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Nina Garcia

Nina is a working mom to three boys—a six-year-old and three-year-old twins. She blogs about parenting at Sleeping Should Be Easy, where she writes everything she's learning about being mom and all its joys and challenges. Get her FREE 5-day email course, Bringing Home Twins, and learn how to survive the early weeks with newborn twins.

34 thoughts on “4 Essential Values Kids Learn from Being a Twin”

  1. This is a great read. I always go crazy when my boys are not sharing things and will try to get the things that the other has. I am still on a learning process on how to deal with it. But sometimes they are sweet with each other. Crazy!

    1. Neri Ann, that’s my boys on a daily basis! One thing that helps is focusing on turn-taking. My toddlers are now getting used to the concept that once the other one is done, then it’s his turn. Still, it’s a learning process like you said, and they nearly every day want what the other has.

  2. I love these five points and I think they also hold true for kids raised in big families. We have four boys and they also learn the same lessons. I refuse to buy FOUR of the same toys – they have to learn to share – and compromise! (This is something that is very hard to do when you are three years old – I am reminded of this daily!)

    1. Tove, that’s great you’re teaching your kids to learn how to share. I also refuse to buy two (or three) of everything. I even read a study that less toys is actually good for siblings. They learn to compromise and take care of their items not to mention sharing and turn-taking. Because if there’s just one item, they have no other choice! :)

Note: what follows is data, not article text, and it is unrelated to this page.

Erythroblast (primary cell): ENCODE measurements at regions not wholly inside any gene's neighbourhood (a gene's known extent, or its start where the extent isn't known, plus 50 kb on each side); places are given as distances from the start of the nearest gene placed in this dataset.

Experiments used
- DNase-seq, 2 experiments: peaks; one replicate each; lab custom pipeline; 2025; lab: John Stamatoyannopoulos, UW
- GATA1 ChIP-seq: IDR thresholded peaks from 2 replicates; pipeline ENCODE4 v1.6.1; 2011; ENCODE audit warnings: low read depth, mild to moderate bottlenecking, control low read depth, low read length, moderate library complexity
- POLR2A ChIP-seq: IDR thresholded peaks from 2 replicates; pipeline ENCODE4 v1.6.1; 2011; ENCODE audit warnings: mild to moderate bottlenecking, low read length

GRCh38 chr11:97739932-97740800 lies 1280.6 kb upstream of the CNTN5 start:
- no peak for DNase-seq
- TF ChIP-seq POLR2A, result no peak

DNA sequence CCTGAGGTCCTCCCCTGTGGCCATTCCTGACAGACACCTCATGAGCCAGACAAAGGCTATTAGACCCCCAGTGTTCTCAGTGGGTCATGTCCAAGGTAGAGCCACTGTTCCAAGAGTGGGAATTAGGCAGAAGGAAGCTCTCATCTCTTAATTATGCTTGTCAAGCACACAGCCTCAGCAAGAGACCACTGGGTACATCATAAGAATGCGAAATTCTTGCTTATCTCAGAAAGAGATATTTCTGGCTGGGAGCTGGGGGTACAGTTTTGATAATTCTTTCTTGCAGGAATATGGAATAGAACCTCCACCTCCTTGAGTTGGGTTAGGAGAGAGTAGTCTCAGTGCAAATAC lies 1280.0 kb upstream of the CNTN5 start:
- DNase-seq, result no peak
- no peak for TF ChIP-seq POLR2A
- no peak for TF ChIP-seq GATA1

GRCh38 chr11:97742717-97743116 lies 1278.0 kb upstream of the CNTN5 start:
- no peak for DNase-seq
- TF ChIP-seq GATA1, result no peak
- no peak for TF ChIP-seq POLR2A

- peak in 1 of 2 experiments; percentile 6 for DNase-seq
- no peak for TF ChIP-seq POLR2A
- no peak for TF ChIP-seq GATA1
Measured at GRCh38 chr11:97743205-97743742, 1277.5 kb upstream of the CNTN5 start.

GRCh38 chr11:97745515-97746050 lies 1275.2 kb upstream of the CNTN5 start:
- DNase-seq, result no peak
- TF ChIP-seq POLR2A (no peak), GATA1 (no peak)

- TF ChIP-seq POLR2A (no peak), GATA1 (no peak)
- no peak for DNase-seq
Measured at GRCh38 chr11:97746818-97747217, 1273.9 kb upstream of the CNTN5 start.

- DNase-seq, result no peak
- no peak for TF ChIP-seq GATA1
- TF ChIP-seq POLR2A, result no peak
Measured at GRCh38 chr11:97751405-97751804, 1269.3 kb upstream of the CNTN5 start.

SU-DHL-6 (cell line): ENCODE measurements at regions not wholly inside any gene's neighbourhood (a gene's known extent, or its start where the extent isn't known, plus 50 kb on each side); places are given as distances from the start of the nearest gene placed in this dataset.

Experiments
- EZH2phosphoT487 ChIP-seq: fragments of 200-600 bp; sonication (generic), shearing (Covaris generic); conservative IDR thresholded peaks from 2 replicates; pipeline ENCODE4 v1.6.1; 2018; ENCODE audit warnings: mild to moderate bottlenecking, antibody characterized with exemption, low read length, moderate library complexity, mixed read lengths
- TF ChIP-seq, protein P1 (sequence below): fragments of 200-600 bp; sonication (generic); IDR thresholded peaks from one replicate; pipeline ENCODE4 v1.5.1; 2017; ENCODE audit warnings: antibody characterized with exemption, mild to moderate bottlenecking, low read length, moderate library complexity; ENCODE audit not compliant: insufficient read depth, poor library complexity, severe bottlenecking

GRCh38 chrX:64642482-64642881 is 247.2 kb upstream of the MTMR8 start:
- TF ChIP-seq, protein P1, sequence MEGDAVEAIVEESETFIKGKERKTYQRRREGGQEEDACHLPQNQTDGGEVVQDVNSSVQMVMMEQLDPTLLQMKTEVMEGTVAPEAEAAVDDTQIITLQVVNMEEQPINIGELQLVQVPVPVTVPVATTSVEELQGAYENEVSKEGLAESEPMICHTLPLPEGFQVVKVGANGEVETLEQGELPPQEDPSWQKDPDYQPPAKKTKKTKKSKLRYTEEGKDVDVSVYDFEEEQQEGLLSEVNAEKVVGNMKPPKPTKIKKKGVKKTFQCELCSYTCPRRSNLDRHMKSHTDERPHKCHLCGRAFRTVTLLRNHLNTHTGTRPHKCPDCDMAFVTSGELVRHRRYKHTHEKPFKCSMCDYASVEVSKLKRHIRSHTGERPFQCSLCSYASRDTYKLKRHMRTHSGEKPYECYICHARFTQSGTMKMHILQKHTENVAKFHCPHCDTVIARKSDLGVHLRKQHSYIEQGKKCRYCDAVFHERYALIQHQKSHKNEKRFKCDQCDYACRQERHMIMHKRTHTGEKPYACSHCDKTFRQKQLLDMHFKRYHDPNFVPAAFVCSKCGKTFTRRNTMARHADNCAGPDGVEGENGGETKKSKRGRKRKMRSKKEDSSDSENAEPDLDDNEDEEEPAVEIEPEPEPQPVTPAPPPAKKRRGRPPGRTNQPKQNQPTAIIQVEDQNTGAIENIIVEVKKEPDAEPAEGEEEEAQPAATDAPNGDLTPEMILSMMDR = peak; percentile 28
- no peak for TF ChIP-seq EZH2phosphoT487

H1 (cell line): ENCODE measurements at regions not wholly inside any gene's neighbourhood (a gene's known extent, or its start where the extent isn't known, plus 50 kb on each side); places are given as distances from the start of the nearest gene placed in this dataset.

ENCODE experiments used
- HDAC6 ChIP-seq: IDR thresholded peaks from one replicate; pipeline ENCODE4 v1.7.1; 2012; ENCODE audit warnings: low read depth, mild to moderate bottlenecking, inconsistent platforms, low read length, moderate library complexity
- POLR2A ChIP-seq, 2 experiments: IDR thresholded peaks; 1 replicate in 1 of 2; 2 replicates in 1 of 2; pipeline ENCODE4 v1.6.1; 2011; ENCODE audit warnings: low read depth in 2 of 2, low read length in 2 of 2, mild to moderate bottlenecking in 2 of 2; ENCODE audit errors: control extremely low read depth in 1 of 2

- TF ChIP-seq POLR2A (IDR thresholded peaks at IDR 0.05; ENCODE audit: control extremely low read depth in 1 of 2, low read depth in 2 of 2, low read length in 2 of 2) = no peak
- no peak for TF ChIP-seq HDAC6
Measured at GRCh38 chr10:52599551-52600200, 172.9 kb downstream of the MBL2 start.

3. What a fantastic post! While we sometimes lose sight of these amazing traits our twins are learning, it really is happening. Thank you for such a great and positive post.

    1. Thanks so much, Dory! There truly are perks to being (and having) twins that are so easily overlooked with all the sleep deprivation and toddler fighting 😉

  4. Great points Nina! I think siblings are one of the greatest learning curves a kid can have. I learned so much from my siblings, even though none of us were twins. Nowadays, I love seeing my children learn lessons from one another! Thanks for sharing a sneak peak into your family dynamics!

    1. Thanks, Jen! Yup, I always tell myself I think it’s great I shared a room with my sister and that I had a bunch of siblings to fight (and learn to get along with, of course!) with. And now I’m seeing the benefits with my twins and also with the twins and their older brother.